Tuesday, November 17, 2009
I am currently working on a few projects. I have my Sketchbook Project that I am working on, my holiday card ideas and other projects that I will be posting soon. For those of you who were interested in the Irish Pub, it is no longer available, but see my blog and website for other available paintings.
Saturday, October 31, 2009
It's Halloween. Trick or treaters are paying us a visit...."Toccatta and Fugue in D Minor" from Disney's "Fantasia" is playing for effect...Halloween has always been a tradition in my house, can't have Halloween without Fantasia, even "Ave Maria Op52 No 6," contributes to the All Hallow's Eve feeling, leading us into All Saints Day....you can picture the scene from the movie with the eerie parade of figures and light...My mother created a haunted house in our living room every year and answered the door dressed as a witch, the ensemble completed by Harry, our Cairn terrier and as the official Toto wannabe, greeted the Trick or Treaters as they came to the door. The fire place would be burning, the house lit only by candlelight to complete the eerie atmosphere....In order to claim your treat, you had to come in....brahahahaha! Both the parents and their kids love it every year.
Plein air painters try to get out and paint all year round, sometimes we paint in the evenings, easel lamps lighting the way for brushes and pastels. Sometimes, just sometimes, we are in the right place at the right time to capture that occasional ghostly stroller on that quiet road....
Happy Halloween to all.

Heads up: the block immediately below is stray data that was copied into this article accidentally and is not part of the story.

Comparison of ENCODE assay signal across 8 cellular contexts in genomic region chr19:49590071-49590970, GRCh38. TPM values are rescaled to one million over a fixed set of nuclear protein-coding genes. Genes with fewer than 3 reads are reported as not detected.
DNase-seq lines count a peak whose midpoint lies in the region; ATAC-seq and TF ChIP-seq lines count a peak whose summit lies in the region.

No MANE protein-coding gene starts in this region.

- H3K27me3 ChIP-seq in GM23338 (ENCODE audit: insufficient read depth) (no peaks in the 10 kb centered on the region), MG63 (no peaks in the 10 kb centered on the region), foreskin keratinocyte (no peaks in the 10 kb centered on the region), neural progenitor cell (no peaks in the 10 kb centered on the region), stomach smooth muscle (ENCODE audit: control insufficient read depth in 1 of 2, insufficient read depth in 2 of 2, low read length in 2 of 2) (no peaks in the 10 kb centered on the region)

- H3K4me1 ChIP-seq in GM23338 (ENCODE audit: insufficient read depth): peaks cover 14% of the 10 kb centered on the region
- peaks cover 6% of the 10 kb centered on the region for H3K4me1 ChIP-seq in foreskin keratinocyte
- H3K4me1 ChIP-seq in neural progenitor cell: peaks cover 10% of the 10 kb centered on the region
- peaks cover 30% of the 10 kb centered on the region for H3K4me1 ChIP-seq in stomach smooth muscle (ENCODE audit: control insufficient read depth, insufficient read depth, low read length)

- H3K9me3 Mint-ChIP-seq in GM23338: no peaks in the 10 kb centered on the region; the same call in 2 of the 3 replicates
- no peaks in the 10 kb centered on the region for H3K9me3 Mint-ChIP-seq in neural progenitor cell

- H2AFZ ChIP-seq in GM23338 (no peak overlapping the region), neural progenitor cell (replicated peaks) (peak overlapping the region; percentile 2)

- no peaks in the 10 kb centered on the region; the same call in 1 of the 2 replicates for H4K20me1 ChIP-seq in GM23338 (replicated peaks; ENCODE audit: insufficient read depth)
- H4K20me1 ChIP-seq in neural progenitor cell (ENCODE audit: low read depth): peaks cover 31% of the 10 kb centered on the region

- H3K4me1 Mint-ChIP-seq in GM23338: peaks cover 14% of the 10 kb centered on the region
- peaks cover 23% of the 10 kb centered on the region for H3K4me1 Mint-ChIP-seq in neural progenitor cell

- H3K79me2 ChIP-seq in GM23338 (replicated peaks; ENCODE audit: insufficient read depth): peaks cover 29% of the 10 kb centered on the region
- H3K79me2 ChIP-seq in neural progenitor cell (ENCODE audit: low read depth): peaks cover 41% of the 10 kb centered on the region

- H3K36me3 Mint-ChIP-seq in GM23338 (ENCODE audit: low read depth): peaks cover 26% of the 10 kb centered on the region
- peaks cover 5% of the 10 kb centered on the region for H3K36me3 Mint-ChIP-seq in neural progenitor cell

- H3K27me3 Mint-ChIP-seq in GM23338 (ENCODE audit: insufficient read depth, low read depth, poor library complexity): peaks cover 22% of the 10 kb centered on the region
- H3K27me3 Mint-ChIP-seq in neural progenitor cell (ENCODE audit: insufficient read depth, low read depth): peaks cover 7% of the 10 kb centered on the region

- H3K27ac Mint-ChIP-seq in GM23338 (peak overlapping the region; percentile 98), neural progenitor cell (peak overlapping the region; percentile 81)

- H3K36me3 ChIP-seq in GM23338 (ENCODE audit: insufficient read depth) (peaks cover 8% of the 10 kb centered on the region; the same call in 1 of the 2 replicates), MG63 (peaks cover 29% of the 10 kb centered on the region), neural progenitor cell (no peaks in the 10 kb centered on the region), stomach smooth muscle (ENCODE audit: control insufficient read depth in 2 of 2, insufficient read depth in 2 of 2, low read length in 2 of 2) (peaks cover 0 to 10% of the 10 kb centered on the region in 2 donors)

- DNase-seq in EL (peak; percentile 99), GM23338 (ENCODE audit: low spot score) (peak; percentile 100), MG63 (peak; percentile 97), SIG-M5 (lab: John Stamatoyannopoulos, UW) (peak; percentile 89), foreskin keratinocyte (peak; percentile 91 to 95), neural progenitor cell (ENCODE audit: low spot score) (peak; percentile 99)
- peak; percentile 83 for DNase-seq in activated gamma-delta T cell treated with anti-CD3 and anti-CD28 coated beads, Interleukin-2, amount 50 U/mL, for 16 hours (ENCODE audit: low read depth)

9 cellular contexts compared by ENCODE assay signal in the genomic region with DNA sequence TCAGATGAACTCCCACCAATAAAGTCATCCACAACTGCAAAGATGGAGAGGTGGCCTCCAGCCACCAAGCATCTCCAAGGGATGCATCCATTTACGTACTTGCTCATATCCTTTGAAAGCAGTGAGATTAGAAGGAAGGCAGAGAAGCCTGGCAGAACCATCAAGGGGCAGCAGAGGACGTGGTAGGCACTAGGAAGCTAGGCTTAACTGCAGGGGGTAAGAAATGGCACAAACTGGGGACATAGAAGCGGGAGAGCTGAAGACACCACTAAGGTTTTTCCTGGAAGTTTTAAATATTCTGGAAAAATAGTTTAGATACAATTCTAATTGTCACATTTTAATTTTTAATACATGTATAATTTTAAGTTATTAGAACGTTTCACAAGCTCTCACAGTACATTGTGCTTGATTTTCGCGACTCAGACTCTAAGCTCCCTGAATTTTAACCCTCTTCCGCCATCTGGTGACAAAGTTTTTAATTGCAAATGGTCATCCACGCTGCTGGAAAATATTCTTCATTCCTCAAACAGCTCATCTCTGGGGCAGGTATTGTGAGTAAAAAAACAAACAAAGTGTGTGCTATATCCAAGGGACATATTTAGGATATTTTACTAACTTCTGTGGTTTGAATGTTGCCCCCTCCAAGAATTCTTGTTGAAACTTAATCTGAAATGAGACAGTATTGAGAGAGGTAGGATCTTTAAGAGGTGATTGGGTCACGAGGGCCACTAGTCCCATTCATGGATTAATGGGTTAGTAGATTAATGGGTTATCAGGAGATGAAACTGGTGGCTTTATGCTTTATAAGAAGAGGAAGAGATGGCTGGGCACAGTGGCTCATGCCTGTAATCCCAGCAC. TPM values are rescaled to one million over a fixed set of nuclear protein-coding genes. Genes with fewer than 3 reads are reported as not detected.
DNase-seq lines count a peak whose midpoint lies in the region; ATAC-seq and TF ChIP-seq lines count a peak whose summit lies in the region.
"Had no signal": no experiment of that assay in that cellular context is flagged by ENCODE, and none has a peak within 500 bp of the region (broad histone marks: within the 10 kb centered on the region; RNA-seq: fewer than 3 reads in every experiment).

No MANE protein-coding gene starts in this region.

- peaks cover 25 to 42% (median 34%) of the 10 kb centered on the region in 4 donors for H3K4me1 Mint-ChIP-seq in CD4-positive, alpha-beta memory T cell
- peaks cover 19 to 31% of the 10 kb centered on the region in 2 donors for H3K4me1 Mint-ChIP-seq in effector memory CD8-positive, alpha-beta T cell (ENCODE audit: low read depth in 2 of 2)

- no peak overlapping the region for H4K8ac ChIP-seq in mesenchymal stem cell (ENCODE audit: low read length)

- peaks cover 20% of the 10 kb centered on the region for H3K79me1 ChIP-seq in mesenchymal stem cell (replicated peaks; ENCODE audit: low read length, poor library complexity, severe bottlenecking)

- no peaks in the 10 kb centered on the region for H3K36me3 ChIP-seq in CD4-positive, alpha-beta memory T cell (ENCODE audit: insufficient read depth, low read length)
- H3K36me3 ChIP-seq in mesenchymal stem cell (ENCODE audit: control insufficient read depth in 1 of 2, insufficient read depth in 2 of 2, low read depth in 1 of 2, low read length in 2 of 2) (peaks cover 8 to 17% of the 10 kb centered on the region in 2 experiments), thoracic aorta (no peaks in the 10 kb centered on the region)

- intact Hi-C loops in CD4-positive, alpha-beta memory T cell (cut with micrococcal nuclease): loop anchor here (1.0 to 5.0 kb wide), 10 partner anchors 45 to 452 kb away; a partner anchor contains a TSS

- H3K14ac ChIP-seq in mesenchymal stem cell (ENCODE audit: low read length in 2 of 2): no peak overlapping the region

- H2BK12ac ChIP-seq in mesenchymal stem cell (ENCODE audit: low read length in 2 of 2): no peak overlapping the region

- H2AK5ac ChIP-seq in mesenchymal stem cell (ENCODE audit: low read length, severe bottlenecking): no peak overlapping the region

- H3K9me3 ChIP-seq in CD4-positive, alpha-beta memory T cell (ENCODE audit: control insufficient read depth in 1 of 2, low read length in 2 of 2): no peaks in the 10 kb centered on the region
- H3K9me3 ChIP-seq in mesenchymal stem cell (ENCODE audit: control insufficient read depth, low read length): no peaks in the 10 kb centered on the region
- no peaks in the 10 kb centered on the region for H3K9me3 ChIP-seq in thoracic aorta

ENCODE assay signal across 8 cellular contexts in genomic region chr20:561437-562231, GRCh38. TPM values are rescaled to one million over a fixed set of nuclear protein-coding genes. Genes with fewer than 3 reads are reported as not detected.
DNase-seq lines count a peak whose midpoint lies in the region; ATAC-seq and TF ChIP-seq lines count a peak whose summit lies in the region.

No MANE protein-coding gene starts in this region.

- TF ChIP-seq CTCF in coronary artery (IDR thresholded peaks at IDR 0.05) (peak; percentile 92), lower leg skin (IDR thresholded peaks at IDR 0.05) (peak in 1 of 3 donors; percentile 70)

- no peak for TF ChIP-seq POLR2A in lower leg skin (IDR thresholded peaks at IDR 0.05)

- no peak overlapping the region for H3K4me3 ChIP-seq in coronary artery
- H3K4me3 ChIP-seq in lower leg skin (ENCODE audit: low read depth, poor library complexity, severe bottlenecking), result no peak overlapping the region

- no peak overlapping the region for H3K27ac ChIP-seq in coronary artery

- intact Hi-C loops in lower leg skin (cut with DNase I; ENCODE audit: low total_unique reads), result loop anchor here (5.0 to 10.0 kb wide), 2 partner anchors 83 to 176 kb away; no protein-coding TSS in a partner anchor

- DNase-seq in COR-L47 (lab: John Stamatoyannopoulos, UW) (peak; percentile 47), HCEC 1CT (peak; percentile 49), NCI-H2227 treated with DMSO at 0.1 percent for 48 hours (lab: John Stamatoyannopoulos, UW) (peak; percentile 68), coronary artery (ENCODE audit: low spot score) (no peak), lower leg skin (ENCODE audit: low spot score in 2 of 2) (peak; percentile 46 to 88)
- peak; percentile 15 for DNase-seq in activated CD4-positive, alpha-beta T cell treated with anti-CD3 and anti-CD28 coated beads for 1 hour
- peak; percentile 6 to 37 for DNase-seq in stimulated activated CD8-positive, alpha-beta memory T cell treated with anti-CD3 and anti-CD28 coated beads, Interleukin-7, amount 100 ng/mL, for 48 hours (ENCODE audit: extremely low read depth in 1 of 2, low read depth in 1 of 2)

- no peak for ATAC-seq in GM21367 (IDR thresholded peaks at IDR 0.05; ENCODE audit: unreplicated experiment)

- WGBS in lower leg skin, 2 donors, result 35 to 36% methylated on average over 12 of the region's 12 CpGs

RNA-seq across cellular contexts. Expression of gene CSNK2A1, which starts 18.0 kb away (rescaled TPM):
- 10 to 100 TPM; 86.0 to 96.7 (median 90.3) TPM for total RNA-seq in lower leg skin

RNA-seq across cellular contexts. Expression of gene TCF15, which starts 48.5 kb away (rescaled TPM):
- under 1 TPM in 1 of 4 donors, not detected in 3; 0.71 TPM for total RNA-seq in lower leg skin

Monday, October 12, 2009
Here is a photo of the result of my participation in the dueling brushes contest. I painted the Irish Pub side of the Galway Bay on Maryland Ave in Annapolis. For those of you who have never thought about what painting on the streets of a city can be like...
Around 8:30 AM, John and I headed down to Maryland Avenue to set up the easel. Painting with pastels requires some set up time. It was a slightly chilly morning....John helped me set up and I sketched a little in my sketch book to prep my mind. 9 AM came and we all started painting. The Irish Pub was across the street. I had to paint around parking traffic, a SYSCO truck making deliveries and other assorted activities that go on in the streets of a city. It's amazing how many obstacles can obstruct your view, then the sun came over and added glare. I didn't have an umbrella so the glare was killing me and I had to move across the street and into the shade to put the last minute touches on the painting.
At 11:30, we made made the mad dash to the City Dock to join our fellow artists. For me, it was social hour. I got to say hi to a lot artists that I know and do some catching up. It was fun and it's a good group.
So here it is, the dueling brushes entry, Irish Pub. Right now, the Irish Pub is hanging at the Brookhaven Arts & Humanities Council's Phoenix Gallery from October 12 to November 8. It's on sale for $350. The Reception for this show will be Sunday, October 18 from 1 -3.
Monday, October 5, 2009
Just posting to let you know that I haven't forgotten my blog. The past few weeks following Annapolis have been full. Kids are playing soccer, one gets caught up in day to day activities and chores. When I am not painting or sketching, I am learning....I read books and magazines about art and technique. You are never too old to learn.
The last Philadelphia Sketch Club had Don Meyer giving us some basics on Egg Tempera...which sent me on a mission to do some research on the medium and of course I had to give it a try. This little painting isn't finished but it's my first egg tempera. (It's not the best photo either but it is still a work in progress..)It's 5x7, but I still spent an afternoon working on it. It's a slower painting process and sometimes it's relaxing to spend time on each brush stroke as opposed to the quicker process of getting it all down before something changes in the Plein Air process. It was love at first brush stroke. I could paint egg tempera all day.